Thursday, September 28, 2017

A Horse and Buggy Ride on Inisheer

One of the traditional ways to get around Inisheer, the others ways are bicycle riding or walking.

We chose a horse and buggy and my husband (left) was asked to be co-pilot.

There is our ferry still docked in the small harbor. It eventually went back to Doolin and returned during the two hours we had to enjoy the sights.

A boat in the grass...something a little different!

The three Aran Islands are essentially big chunks of rock, littered with millions upon millions of small rocks. Over centuries, islanders have created grazing land, a few square feet at a time.
(Atlas Obscura)

They cleared from a small area, piled the rocks elegantly into dry stone walls, enclosing a small patch of ground. Sheltered from the wind, the small scraping  of topsoil stayed in place and began to accumulate -- a process helped by the islanders drying soil-enriching seaweed on the walls.
(Atlas Obscura)

MV Plassy, or Plassey, was a steam trawler launched in 1940 and named HMT Juliet in 1941. She was renamed Peterjon  and converted to a cargo vessel in 1947. She was acquired by the Limerick Steamship Company in 1951 and renamed Plassy.

On March 8, 1960, while sailing through Galway Bay carrying a cargo of whiskey, stained glass and yarn, she was caught in a severe storm and ran onto Finnis Rock, Inisheer, Aran Islands.

A group of local islanders, the Inisheer Rocket Crew, rescued the entire crew (11) from the stricken vessel using a breeches buoy — an event captured in pictorial display at the Bational Naritime Museum in Dún Laoghaire.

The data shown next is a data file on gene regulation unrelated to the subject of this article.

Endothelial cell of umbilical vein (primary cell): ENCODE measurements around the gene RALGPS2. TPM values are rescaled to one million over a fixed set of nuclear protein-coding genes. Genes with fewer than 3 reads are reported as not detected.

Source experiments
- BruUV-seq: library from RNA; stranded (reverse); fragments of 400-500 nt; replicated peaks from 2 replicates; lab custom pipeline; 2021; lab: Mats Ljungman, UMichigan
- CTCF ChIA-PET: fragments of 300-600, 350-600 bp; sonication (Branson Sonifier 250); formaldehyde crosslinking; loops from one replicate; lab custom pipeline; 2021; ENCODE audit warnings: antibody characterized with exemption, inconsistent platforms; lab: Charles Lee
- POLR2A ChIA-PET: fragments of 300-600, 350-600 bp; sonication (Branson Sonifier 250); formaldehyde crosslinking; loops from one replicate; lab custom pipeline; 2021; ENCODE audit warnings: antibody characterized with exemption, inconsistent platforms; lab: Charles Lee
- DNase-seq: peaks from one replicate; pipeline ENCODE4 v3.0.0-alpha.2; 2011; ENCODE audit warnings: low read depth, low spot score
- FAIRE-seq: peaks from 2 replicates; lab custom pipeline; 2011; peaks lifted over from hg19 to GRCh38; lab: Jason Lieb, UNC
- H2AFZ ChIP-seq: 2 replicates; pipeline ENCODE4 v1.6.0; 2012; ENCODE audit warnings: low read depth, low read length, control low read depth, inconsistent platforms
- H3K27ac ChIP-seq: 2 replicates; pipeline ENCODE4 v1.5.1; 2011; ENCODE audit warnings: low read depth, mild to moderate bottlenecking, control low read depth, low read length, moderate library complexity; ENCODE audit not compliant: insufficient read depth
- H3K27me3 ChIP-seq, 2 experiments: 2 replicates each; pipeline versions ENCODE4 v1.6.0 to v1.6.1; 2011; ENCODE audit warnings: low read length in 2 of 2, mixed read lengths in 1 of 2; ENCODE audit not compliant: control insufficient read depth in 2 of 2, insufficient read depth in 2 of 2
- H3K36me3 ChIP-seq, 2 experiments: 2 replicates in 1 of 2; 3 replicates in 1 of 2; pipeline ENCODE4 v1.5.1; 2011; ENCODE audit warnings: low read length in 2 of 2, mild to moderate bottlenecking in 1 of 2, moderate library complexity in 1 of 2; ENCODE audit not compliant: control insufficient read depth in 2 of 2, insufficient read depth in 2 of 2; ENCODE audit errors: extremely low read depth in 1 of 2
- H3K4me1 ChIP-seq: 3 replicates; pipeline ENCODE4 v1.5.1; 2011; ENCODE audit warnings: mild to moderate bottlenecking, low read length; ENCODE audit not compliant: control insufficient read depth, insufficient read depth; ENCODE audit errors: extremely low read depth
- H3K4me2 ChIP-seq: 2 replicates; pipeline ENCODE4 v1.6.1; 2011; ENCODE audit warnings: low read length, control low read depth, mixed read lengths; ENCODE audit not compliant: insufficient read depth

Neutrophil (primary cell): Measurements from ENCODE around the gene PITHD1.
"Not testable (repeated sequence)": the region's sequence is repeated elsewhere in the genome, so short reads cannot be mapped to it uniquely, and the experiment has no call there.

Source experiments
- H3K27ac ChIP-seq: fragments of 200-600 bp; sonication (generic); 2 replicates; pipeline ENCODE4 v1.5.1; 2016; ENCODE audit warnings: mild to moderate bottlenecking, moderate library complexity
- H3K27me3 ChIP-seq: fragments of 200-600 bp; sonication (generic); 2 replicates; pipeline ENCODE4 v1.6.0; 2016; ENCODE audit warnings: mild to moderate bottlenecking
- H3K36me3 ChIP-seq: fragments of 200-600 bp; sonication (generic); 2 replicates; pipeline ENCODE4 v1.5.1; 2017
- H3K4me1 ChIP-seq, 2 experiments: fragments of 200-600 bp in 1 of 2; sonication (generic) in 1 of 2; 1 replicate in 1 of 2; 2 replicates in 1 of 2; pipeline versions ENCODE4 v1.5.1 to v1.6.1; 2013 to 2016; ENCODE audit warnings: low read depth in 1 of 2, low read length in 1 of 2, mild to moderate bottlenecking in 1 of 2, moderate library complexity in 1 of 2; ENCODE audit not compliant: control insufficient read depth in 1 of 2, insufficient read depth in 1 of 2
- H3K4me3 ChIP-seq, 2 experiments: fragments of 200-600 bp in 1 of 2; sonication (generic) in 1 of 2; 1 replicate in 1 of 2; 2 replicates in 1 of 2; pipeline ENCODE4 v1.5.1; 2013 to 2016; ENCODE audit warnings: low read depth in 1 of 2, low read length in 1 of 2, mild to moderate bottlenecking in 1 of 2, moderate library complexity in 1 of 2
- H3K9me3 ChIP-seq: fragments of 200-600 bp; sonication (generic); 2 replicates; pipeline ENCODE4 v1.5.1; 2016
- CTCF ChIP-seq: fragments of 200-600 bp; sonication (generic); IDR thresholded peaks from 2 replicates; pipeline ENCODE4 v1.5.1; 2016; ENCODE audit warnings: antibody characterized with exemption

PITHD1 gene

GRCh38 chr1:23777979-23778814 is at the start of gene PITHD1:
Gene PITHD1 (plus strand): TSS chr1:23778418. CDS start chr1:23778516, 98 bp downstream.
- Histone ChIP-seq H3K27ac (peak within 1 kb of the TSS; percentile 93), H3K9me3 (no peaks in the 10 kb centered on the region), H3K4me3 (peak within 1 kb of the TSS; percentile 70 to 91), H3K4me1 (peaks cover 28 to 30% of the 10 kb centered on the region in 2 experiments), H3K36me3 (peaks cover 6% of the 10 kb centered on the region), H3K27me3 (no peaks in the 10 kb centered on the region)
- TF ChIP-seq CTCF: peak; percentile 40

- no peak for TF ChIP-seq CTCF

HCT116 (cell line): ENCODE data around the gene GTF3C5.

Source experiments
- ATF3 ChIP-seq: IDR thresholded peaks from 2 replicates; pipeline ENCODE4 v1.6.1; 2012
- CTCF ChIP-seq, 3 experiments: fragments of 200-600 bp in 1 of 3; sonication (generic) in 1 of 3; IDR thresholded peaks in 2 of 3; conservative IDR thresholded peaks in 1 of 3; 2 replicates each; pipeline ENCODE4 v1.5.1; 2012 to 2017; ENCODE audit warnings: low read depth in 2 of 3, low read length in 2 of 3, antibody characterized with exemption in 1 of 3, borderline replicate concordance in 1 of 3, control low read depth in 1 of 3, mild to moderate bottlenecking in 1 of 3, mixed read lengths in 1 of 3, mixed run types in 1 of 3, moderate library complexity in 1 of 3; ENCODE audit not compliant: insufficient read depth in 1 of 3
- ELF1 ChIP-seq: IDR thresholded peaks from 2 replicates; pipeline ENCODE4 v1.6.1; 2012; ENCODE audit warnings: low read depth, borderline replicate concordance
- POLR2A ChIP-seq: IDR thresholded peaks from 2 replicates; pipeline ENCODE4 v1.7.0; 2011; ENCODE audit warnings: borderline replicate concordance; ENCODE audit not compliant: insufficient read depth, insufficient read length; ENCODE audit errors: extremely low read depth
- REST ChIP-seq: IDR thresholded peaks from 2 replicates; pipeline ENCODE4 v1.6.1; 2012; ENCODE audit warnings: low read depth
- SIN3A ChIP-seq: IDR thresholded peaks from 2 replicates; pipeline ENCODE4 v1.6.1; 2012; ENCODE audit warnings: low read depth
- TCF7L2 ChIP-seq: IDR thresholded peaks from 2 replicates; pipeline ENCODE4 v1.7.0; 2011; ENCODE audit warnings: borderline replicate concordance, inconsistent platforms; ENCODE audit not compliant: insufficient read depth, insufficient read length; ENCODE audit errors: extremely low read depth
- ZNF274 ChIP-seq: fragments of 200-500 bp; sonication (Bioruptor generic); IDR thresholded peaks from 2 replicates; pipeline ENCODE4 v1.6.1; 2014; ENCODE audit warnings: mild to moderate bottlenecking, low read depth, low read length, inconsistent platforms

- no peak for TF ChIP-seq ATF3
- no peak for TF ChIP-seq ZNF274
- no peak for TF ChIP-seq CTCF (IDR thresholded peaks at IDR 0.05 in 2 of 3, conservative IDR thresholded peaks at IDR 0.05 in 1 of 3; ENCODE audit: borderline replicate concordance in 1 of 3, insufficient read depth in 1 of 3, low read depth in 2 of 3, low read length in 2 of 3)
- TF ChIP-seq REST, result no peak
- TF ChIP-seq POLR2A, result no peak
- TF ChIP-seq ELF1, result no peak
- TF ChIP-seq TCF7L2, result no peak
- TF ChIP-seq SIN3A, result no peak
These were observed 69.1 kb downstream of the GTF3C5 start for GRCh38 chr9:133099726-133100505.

Several weeks later, a second storm washed the ship off the rock and drove her ashore on the island. 

The wreck still lies on the shoreline and is a tourist attraction. In early January 2014, Storm Christine shifted the wreck's position on the coast for the first time since 1991.

Tourists likely built this small cairn.

Detail of a rock wall.

A stone house house on Inisheer, Aran Islands.

The instability of the walls make them good barriers against livestock that are reared in the area. Animals who have learned from experience that they collapse rather easily keep themselves away from the walls.

An abandoned rock house is covered in vegetation.

This thatched roof house belongs to the driver of our horse and buggy. 
He told us if we got stranded on the island because of 
weather and a wild ocean we could stay overnight here! 
We made it back but it was one wild ride!

The tourists on this island are often Irish from the mainland.

St. Cavan's Church and Graveyard
St. Caomhán (Irish)

A Row of Celtic Crosses

A Sunken Church
St. Cavan's Church Ruins
St. Caomhan's (Irish)
St. Cavin's Church is a ruined church, built in the 10th century, at the location of the saint's grave. The entrance is now below ground level, as the church was nearly buried by drifting sands. It is now excavated and is kept clear of sand by the islanders.

Celtic Crosses With a View

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